Apa Ataboonwongse, chief executive officer at Richy Place, said on Friday that now that some of the properties in stock since 2020 have moved, developers will need to adjust their prices to reflect the cost of construction, which has been rising since last year.
“In 2022, we expect to see property prices go up by 3-5 per cent,” she said. “Developers cannot maintain the same prices despite management cost having reduced over the past year.
“Also, due to Covid-19, most migrant workers have returned to their countries, causing labour shortage. This, in turn, has spiked the manpower cost and delayed most projects by 10 to 20 per cent from their previous schedules,” she added.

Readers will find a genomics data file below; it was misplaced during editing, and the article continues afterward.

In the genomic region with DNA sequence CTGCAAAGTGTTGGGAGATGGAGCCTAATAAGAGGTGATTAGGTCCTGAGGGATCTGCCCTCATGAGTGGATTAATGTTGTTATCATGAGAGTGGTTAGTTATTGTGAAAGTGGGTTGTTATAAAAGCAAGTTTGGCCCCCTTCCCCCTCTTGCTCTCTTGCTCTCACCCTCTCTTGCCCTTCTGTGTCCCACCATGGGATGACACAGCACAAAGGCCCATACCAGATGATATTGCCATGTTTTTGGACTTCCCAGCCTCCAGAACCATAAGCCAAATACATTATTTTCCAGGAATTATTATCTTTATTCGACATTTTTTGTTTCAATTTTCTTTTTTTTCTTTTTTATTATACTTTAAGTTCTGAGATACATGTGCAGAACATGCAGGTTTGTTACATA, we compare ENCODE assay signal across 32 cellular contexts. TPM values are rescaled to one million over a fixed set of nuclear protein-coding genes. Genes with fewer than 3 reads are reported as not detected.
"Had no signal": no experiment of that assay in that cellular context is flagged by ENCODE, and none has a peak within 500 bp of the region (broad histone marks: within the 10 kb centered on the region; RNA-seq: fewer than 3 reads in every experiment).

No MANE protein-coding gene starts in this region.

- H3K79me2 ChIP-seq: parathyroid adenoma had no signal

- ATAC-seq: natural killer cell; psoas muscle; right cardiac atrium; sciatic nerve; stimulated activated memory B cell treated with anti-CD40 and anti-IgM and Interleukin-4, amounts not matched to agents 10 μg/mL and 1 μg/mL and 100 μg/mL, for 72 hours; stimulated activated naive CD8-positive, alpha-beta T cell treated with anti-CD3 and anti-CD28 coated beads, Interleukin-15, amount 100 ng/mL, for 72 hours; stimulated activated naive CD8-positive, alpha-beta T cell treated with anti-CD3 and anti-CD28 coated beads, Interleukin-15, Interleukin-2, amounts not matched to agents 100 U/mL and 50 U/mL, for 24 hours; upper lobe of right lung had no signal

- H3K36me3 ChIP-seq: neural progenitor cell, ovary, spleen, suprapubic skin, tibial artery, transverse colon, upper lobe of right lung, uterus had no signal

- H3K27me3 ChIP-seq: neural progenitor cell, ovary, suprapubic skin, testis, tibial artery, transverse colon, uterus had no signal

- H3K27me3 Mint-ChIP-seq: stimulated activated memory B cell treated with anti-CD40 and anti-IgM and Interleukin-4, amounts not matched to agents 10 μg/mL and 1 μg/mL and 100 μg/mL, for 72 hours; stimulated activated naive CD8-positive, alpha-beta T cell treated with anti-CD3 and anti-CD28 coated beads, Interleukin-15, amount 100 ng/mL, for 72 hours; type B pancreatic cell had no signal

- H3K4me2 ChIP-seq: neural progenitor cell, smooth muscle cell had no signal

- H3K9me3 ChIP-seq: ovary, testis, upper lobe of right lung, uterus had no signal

Uthai Uthaisangsuk, chief operating officer at property developer Sansiri, said that currently demand and supply in the property market are in a balanced position.
“Sansiri has less than 10 billion baht worth of unsold condominiums and some 2 billion baht worth of unsold houses, which means there is no need for developers to engage in price wars to get rid of stock,” he said. “Instead, this year we will focus on improving after-sales service and improve the quality of the product to attract more customers.”
Meanwhile, Wichai Wiratkaphan, acting director of Government Housing Bank’s Real Estate Information Centre, said the centre estimates that property prices in 2022 will surge due to an increase in the cost of construction materials, though the price of land will likely stay the same.
“This year we also expect to see developers rolling out fewer discounts and promotional campaigns as the demand in the property sector is starting to rise and is matching the supply,” he said.
Published : Aug 12, 2022
Published : January 15, 2022
By : THE NATION